As a coach, I cringe every time I read a news article involving the Boeing 737 Max airplane crashes. The latest being that no one has ordered a Max since the Ethiopian Airlines crash. That’s not surprising to anyone.
How could one company veer so far off course from the safety and integrity values that they boldly claim on their website?
Boeing ignored not one, but TWO of their stated values:
“We value human life…above all else.” (safety)
“We take personal responsibility for our own actions.” (integrity)
Boeing leadership did not take my advice on managing a crisis. They were undeniably winging it with their amateurish response which was grounded in protectionism and self-preservation.
Boeing broke their brand promise. The promise of an experience rooted in those values.
How can their customers and passengers ever trust them again?
Your values whether personal or corporate are quality control for your high stakes decisions.
Had anyone at Boeing funneled their decisions after the second all-passenger fatal crash thorough their “Enduring Values,” they would have illuminated the incongruency in their actions.
Individuals and organization’s don’t dump their values overnight; they slowly erode in the daily opportunities we take, the compromises we make, and the aspirations we break.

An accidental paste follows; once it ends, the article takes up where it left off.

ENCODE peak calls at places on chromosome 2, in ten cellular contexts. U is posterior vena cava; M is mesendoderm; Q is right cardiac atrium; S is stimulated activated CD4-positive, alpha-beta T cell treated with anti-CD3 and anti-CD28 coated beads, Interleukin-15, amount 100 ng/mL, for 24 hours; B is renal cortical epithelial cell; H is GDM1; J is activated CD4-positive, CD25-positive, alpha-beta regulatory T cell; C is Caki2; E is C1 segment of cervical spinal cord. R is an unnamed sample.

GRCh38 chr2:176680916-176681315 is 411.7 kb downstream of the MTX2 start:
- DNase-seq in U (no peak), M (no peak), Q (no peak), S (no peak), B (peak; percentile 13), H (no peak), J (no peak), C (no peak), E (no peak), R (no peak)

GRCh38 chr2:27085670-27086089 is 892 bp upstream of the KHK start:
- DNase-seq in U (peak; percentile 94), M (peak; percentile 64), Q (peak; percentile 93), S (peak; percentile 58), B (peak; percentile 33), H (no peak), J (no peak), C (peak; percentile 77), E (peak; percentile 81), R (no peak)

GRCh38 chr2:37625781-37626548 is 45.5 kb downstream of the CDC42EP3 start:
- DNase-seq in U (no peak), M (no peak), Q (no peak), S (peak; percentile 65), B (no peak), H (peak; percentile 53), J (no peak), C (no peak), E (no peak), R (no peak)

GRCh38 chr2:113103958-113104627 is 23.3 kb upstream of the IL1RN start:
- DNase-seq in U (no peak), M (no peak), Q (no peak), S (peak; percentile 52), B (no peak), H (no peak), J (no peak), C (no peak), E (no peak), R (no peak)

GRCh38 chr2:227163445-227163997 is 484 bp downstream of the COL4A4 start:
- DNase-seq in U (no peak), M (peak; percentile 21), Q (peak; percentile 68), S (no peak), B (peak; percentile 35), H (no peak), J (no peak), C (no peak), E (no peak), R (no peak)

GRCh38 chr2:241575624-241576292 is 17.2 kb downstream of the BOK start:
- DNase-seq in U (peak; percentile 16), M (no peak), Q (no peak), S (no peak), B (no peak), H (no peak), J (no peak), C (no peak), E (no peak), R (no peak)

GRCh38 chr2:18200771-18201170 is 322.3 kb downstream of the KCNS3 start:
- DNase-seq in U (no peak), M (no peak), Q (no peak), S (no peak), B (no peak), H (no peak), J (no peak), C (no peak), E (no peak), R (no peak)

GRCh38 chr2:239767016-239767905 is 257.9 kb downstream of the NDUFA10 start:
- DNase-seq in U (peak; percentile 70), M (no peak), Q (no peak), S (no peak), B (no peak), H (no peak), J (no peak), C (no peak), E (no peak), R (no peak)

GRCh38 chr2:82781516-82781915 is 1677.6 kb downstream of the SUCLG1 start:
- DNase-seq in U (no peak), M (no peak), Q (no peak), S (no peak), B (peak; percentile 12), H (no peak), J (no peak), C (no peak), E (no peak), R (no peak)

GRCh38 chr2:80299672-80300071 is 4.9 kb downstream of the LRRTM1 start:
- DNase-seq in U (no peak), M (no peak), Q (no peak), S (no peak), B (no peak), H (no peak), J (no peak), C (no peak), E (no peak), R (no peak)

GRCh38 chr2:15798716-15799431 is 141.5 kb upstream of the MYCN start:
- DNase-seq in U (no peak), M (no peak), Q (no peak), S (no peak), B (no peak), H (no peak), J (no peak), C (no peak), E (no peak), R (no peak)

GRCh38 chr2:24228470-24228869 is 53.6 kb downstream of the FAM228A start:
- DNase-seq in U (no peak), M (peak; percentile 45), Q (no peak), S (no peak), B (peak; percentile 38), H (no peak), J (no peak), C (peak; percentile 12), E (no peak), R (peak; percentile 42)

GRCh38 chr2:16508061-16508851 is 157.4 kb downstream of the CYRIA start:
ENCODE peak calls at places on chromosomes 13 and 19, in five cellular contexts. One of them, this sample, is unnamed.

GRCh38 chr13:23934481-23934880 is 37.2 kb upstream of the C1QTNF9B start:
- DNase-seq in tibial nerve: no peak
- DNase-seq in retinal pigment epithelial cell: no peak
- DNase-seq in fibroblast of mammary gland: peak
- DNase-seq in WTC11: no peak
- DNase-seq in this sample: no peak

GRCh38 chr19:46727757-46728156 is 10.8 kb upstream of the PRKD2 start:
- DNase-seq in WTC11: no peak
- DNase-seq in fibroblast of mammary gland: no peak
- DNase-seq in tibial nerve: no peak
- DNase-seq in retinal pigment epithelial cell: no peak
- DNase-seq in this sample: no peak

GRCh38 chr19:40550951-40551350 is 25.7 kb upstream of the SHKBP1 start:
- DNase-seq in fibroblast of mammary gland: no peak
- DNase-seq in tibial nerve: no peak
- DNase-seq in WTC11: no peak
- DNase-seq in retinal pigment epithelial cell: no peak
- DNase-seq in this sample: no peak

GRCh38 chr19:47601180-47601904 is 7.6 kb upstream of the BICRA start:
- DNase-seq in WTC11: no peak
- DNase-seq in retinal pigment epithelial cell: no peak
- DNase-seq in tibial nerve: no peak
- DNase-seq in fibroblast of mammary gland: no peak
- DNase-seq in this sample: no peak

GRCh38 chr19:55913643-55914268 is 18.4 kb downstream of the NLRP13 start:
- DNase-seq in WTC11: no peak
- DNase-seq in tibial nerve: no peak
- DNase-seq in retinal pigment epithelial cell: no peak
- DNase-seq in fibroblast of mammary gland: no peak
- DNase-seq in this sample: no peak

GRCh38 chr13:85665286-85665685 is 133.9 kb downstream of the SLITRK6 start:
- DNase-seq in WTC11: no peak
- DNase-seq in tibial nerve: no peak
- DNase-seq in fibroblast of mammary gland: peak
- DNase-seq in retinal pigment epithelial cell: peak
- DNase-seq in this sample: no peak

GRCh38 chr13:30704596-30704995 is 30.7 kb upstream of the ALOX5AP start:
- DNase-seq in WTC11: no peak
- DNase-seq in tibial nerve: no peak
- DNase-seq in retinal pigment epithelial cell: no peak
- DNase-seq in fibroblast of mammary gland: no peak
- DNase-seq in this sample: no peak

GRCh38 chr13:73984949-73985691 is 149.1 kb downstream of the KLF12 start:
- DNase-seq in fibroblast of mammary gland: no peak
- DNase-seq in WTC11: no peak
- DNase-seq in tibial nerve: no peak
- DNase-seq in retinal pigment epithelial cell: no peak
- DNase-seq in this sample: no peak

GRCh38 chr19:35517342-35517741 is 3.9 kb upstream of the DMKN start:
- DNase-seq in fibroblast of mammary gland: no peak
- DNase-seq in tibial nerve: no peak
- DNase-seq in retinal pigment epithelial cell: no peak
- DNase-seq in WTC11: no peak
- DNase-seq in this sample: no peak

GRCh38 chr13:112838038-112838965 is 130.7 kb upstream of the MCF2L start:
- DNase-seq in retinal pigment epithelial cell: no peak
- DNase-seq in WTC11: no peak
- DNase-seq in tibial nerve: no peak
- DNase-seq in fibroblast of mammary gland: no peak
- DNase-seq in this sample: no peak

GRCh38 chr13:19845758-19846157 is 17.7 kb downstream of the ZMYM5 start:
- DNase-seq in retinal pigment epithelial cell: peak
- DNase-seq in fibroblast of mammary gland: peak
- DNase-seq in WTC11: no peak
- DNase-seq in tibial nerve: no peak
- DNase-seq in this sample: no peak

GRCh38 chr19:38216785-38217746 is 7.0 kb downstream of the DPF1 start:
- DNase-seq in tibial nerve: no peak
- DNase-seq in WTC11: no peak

We can all take a lesson from scouting and many service organizations. The Boy Scouts begin their meetings with a pledge that they call the Scout Oath and Law. It isn’t about professing blind loyalty to an institution but being unyielding in the beliefs that govern our everyday choices and behavior.
What are your values? How do you communicate those values regularly with those around you? Are you living your values in all your interactions with clients, prospects, vendors and the people you meet?
As for Boeing’s leadership, the path to salvaging their business, restoring their brand, and regaining trust will prove to be a turbulent flight.